Bad software – Kopitiam top up machine

guy looking stressed presumably because of the kopitiam top up machine
Photo by Nik Shuliahin on Unsplash

Enough is enough.

We live in 2017 in a world where tech exists in every nook and cranny of our daily lives. Everyone has picked up a vocabulary of tech – gestures, button symbols, emojis (and emoji shortcuts :+1:), and so on.

Therefore it’s no longer cute (or excusable on the part of the developer) in my opinion to put out poorly designed software (in) products. Sloppy software delights nobody and frustrates practically everybody. Especially developers!

So in a bid to raise the overall standard of tech, I’m going to call out organisations that put out crappy, sub-standard software into the modern world.

First up, Kopitiam.

Kopitiam’s top up machine

Kopitiam is the ubiquitous food court chain in Singapore. It literally means coffee shop when translated from Hokkien (a Chinese dialect).

Singaporeans love Kopitiam for its reasonable prices, good hygiene standards, and its ubiquity (it’s everywhere). I eat at a Kopitiam at least twice a week.

They have a loyalty card that stores credit. With it, customers get 10 percent off all food and drink purchases in any Kopitiam islandwide. It’s great! I can’t remember whether I had to fill out a form to get the card, but if I did, these guys must be collecting a treasure trove of data about their customers every day that they can do interesting things with machine learning and targeted marketing.

But I digress.

Here’s the problem I (and many, many frustrated users) have with Kopitiam – their top-up machines.

photo of the bad software of koptiam top up machine
The Kopitiam top up machine with bad software

You probably can’t tell what’s wrong just from looking at the photo. The problem lies in the way it accepts notes.

All Kopitiam card top-up machines accept only a single note at a time. Once it accepts a note, it updates your card with the new balance and the interface resets again.

But… why?

I can only think of these reasons for such a design:

  • the device that takes in notes has a mechanical constraint (physical space, perhaps) that prevents it from being able to hold more than one note without adding it to the deposited pile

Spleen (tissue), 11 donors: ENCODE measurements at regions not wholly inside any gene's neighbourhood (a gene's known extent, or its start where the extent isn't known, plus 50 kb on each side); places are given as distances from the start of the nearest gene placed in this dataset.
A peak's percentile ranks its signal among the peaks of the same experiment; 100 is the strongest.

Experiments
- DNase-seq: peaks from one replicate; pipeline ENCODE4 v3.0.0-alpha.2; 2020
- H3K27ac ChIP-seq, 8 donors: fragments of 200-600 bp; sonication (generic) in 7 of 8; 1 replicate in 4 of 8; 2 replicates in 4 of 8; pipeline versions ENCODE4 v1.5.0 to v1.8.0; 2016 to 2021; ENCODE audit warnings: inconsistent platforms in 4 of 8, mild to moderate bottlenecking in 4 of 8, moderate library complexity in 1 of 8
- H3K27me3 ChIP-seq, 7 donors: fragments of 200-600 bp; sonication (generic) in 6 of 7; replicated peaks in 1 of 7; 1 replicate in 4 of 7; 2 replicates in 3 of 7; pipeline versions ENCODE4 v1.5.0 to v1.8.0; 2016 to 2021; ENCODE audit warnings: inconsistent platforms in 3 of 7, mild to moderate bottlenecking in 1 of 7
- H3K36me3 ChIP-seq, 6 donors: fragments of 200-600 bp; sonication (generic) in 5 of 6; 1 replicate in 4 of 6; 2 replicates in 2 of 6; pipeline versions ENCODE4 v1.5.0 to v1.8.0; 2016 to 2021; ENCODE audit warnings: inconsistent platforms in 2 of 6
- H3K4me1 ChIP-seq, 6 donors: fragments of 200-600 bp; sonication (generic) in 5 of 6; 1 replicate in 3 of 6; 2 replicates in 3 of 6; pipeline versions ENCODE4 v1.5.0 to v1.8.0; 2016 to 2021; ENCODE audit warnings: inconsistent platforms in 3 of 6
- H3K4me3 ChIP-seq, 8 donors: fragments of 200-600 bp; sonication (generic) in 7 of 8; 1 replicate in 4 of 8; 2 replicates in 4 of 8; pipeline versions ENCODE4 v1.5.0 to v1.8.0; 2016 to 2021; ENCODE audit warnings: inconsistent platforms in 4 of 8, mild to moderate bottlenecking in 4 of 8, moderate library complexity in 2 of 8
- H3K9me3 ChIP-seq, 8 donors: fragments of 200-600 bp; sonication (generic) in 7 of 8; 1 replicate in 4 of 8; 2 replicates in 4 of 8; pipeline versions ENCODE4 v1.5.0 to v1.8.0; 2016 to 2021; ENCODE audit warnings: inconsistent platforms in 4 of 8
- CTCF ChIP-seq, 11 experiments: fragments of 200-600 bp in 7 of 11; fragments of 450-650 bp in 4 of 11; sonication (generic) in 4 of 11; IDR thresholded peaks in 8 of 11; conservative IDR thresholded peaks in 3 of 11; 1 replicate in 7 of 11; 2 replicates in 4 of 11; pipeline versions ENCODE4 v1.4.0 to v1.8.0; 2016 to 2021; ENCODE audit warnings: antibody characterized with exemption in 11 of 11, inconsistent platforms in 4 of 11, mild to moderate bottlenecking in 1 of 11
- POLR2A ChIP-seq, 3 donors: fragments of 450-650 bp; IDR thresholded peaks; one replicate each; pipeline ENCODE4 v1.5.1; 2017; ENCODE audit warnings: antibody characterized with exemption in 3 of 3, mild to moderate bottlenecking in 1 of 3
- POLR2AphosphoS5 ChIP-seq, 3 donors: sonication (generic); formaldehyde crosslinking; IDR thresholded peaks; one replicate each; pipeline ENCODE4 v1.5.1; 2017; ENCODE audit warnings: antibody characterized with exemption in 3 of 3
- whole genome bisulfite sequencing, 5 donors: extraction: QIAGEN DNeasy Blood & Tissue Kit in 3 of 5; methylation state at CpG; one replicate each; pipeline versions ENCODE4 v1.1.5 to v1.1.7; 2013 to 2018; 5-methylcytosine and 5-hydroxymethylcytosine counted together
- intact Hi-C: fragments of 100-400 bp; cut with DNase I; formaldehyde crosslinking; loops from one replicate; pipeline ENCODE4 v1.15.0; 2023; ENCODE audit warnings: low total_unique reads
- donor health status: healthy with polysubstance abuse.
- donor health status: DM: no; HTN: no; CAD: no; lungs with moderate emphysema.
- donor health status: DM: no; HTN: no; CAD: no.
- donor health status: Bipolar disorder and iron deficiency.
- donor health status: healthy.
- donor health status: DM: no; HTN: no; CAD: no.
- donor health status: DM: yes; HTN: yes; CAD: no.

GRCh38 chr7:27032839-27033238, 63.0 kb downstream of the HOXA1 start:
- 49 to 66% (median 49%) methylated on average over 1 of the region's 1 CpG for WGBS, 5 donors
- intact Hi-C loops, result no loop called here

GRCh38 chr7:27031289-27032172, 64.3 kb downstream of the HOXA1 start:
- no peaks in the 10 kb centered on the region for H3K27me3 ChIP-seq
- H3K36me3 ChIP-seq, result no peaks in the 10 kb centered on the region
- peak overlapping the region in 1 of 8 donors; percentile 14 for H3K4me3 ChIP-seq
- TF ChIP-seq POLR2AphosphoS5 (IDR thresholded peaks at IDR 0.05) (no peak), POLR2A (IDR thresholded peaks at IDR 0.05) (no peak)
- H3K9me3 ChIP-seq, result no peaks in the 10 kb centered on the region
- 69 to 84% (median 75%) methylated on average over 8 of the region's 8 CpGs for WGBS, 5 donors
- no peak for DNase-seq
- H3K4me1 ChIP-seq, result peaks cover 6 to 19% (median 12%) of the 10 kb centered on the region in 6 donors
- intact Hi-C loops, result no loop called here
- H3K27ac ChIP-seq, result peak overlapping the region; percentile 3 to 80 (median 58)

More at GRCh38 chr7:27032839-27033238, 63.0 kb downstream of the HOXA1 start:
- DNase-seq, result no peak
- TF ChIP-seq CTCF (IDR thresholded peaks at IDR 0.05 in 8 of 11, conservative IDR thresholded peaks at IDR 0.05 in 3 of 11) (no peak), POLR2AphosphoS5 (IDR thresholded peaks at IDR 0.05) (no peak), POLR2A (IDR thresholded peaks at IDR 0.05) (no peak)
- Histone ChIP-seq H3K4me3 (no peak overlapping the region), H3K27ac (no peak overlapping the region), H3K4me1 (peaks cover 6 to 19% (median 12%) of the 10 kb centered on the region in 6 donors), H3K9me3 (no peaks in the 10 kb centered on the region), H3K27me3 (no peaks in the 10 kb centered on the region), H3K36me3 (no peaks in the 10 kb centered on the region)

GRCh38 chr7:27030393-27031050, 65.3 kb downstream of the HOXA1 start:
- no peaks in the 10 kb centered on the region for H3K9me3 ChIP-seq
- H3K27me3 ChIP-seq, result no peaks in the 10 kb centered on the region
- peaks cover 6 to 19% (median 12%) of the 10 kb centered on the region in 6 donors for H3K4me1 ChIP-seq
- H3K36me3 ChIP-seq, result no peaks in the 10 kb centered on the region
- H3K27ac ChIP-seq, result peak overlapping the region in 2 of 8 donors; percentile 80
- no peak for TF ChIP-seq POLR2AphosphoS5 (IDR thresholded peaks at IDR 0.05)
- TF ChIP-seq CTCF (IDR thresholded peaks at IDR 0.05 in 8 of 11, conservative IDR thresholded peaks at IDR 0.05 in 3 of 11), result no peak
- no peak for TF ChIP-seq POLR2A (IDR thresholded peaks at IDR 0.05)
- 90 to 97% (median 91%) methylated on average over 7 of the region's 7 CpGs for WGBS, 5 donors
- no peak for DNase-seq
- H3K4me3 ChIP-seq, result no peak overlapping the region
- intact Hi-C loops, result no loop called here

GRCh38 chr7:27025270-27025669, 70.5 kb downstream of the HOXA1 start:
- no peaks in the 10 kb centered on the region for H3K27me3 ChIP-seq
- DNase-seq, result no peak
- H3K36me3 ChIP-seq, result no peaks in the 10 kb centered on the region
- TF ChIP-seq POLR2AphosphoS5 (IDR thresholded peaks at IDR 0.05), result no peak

• the owners of the establishments actually want people to use their loyalty cards less – this, of course, doesn’t make any sense

I think there are more believable reasons:

  • the UI programmer didn’t read the documentation for the hardware properly and gave up trying to make it hold more than a single note at a time
  • the embedded software programmer for the hardware didn’t write documentation
  • the UI programmer simply couldn’t be bothered
  • the owners of the establishments are sneakily trying to nudge their customers to use larger notes (eg. $50 instead of $10) to circumvent the pain of having to repeatedly tap, tap, tap, tap…

One thing is for sure – the software isn’t refusing to take more than one note at a time because it had trouble handling the edge case of having to refund the note. I inferred this from the fact that when a note goes in and it’s recognised as legitimate cash, it goes directly to the “updating card balance” screen. In other words, once it’s in, it’s not coming out.

Whatever the case, I hope someone in Kopitiam makes a decision to deliver a software patch to hundreds of these machines at some point. We’d all spend a little less time (at least 5 times less) at the darn machine and more time enjoying our kopi.


Also published on Medium.